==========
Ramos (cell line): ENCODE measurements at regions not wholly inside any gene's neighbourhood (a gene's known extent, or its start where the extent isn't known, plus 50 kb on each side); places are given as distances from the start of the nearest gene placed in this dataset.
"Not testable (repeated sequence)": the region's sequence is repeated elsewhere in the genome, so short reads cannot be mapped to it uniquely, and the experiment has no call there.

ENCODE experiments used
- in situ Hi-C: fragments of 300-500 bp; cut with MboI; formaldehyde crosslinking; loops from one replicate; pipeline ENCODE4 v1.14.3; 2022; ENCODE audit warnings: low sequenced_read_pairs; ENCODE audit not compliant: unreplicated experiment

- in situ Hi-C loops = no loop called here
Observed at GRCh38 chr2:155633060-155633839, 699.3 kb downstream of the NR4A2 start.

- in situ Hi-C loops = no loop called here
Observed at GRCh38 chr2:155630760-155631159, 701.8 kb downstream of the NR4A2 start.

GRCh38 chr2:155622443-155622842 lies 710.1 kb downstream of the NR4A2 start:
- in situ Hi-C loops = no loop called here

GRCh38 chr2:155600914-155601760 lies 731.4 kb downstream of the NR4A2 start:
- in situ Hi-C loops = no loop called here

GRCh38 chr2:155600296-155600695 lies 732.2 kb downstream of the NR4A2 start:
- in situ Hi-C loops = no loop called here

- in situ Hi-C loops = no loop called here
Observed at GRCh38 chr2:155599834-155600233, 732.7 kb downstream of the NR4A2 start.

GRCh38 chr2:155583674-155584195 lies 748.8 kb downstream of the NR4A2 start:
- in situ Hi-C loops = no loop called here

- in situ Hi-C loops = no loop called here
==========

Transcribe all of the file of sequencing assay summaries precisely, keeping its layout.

Ramos (cell line): ENCODE measurements at regions not wholly inside any gene's neighbourhood (a gene's known extent, or its start where the extent isn't known, plus 50 kb on each side); places are given as distances from the start of the nearest gene placed in this dataset.
"Not testable (repeated sequence)": the region's sequence is repeated elsewhere in the genome, so short reads cannot be mapped to it uniquely, and the experiment has no call there.

ENCODE experiments used
- in situ Hi-C: fragments of 300-500 bp; cut with MboI; formaldehyde crosslinking; loops from one replicate; pipeline ENCODE4 v1.14.3; 2022; ENCODE audit warnings: low sequenced_read_pairs; ENCODE audit not compliant: unreplicated experiment

- in situ Hi-C loops = no loop called here
Observed at GRCh38 chr2:155633060-155633839, 699.3 kb downstream of the NR4A2 start.

- in situ Hi-C loops = no loop called here
Observed at GRCh38 chr2:155630760-155631159, 701.8 kb downstream of the NR4A2 start.

GRCh38 chr2:155622443-155622842 lies 710.1 kb downstream of the NR4A2 start:
- in situ Hi-C loops = no loop called here

GRCh38 chr2:155600914-155601760 lies 731.4 kb downstream of the NR4A2 start:
- in situ Hi-C loops = no loop called here

GRCh38 chr2:155600296-155600695 lies 732.2 kb downstream of the NR4A2 start:
- in situ Hi-C loops = no loop called here

- in situ Hi-C loops = no loop called here
Observed at GRCh38 chr2:155599834-155600233, 732.7 kb downstream of the NR4A2 start.

GRCh38 chr2:155583674-155584195 lies 748.8 kb downstream of the NR4A2 start:
- in situ Hi-C loops = no loop called here

- in situ Hi-C loops = no loop called here